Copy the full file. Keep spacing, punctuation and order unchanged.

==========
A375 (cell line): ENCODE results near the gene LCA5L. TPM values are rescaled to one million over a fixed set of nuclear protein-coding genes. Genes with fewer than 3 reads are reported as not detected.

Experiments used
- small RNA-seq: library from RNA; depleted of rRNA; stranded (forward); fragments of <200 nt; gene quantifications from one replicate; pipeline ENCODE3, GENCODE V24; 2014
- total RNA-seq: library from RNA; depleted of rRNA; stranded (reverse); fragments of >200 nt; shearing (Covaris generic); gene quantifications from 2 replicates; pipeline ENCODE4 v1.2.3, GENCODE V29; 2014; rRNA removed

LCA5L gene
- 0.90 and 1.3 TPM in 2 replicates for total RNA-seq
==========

A375 (cell line): ENCODE results near the gene LCA5L. TPM values are rescaled to one million over a fixed set of nuclear protein-coding genes. Genes with fewer than 3 reads are reported as not detected.

Experiments used
- small RNA-seq: library from RNA; depleted of rRNA; stranded (forward); fragments of <200 nt; gene quantifications from one replicate; pipeline ENCODE3, GENCODE V24; 2014
- total RNA-seq: library from RNA; depleted of rRNA; stranded (reverse); fragments of >200 nt; shearing (Covaris generic); gene quantifications from 2 replicates; pipeline ENCODE4 v1.2.3, GENCODE V29; 2014; rRNA removed

LCA5L gene
- 0.90 and 1.3 TPM in 2 replicates for total RNA-seq